Evernote ignores security flaw for months

Usually this blog is about Wikimedia statistics. Today I need to digress. My favorite cross-platform archival system is the hugely popular Evernote. I use Evernote for all kinds of data and images, and love the product. So much that I stored all kinds of (mildly) personal data. No longer.

As a paying subscriber I get a few goodies, like setting a pin code. In fact apart from the higher upload limit there are just a few of these goodies so this pin code thing is prominently featured on their sign up page, especially on iPad.

Evernote subscription benefits

In July I stumbled over a security flaw, and reported it first to the help desk (after all as a paid subscriber I get ‘top priority support’). They confirmed the bug quickly and said they reported it to the engineers. A lively debate on their support site followed, with an Evernote employee participating. 3.5 months, several small updates and one major new release later the bug still stands.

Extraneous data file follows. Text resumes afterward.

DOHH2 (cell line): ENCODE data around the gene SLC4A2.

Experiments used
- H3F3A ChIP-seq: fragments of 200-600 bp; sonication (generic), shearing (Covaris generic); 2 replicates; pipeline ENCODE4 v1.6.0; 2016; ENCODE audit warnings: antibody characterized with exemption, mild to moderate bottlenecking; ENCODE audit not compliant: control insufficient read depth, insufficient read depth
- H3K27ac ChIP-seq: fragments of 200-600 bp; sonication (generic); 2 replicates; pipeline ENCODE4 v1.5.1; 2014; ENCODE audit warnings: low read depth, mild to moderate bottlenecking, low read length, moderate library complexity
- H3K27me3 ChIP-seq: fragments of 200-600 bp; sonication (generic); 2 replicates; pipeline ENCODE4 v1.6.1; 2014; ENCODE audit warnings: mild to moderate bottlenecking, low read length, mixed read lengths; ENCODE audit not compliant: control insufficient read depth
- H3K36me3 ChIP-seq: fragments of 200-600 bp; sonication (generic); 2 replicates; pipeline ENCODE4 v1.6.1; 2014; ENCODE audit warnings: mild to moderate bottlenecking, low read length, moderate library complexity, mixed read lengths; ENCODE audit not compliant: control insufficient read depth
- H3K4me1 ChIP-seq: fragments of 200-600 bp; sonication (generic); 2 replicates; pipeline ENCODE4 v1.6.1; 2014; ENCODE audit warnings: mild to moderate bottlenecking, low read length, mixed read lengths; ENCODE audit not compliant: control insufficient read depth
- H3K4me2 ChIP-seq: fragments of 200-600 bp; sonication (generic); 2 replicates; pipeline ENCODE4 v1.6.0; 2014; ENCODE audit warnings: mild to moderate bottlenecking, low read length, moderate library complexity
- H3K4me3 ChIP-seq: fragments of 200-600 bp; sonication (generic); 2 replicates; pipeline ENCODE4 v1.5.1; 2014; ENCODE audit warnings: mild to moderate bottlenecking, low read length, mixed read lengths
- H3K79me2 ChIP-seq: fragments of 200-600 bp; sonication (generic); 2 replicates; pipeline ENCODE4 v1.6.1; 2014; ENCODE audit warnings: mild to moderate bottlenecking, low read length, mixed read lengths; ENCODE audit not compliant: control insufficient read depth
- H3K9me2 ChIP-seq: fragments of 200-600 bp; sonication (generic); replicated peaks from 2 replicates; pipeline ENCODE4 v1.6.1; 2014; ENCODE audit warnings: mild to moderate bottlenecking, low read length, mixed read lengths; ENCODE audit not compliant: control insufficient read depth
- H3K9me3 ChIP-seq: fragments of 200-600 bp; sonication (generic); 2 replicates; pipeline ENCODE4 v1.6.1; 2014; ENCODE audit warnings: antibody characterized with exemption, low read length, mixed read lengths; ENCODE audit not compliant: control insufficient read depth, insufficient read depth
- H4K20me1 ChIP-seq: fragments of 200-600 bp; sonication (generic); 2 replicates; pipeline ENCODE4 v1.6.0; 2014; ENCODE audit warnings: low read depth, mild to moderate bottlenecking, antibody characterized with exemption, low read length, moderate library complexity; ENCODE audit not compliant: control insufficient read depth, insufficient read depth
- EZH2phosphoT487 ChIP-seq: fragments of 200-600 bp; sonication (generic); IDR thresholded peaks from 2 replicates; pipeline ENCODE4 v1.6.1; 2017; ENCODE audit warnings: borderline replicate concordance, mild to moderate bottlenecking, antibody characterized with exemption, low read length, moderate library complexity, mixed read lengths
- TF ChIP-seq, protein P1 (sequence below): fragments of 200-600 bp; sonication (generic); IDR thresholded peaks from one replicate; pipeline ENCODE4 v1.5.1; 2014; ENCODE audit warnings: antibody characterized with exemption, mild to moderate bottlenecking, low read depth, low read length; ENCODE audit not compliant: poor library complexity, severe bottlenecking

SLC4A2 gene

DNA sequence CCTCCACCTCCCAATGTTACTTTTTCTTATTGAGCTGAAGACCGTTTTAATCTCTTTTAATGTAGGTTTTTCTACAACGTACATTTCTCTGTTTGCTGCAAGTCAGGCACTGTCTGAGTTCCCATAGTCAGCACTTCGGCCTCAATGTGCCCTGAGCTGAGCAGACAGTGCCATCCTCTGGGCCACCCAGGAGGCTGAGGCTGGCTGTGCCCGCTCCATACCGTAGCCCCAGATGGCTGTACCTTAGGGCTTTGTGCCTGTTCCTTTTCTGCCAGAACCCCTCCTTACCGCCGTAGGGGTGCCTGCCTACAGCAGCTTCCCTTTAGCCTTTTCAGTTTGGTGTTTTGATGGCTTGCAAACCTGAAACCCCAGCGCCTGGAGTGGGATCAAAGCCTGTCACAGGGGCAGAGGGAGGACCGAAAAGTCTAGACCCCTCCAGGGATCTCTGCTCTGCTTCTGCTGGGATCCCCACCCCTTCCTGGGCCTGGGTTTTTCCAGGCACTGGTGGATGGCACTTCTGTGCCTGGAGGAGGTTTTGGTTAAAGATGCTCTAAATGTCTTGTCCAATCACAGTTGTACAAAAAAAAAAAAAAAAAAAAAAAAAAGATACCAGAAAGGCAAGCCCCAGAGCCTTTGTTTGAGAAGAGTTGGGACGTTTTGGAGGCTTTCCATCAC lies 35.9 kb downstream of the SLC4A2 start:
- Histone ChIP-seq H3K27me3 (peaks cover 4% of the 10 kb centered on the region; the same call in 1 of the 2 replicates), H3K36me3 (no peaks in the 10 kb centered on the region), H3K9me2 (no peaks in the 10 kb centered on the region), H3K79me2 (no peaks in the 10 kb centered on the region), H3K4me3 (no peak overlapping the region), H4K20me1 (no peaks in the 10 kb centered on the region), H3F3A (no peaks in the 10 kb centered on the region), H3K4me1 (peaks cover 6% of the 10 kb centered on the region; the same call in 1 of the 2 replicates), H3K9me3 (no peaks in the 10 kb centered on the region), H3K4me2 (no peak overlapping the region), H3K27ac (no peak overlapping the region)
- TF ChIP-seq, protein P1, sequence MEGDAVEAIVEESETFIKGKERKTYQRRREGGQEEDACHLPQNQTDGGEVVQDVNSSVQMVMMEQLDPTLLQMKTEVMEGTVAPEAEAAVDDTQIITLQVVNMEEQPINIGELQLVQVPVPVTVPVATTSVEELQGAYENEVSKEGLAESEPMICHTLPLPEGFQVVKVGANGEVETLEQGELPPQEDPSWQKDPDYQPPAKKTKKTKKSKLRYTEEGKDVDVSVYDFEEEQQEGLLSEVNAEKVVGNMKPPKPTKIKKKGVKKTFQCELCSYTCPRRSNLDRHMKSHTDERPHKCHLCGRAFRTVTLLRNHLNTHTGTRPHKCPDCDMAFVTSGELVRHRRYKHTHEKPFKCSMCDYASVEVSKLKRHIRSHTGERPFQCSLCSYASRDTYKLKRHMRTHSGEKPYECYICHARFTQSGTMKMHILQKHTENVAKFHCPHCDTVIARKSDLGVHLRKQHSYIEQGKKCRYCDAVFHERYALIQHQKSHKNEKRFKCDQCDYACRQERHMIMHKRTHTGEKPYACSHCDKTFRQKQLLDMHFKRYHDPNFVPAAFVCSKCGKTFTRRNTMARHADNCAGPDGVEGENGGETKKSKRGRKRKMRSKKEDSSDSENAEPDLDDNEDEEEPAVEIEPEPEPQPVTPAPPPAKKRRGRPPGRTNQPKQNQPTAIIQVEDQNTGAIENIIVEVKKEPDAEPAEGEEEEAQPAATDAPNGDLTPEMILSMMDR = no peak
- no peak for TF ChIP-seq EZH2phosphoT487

So what is it about? On iOS devices one can circumvent the pin code simple and fast. All that is needed is to remove the app and download it again. Takes less than a minute. Since iOS6 no Apple password is needed for updates. Remember Everything Evernote helpfully suggests to reuse existing account but forgets there was a pin code set. Oops!

Evernote dialog box


Evernote employee responds as follows (paraphrasing, see exact response here): it’s Apple’s fault: they changed their system, and the iOS device has its own pin code which one needs to bypass first, also Evernote supports encryption, that makes this less of an issue.

Evernote, if you rely on the general iOS login code why did you offer an extra pincode in the first place, and brag about it? Maybe some users prefer a short device login code to keep their daily news and amusement within easy reach, but treat Evernote as their trusted vault and use a more solid pin code there. Also encryption support is minimal, only for plain text, not for scans, pdf’s etc.

As much as I love your product, shouldn’t you care for your client’s security before adding new goodies? How difficult can it be to either disable import of stored account data, or remember the pin code as well?!

Posted in uncategorized | 2 Comments

Growth in article count at largest 20 Wikipedias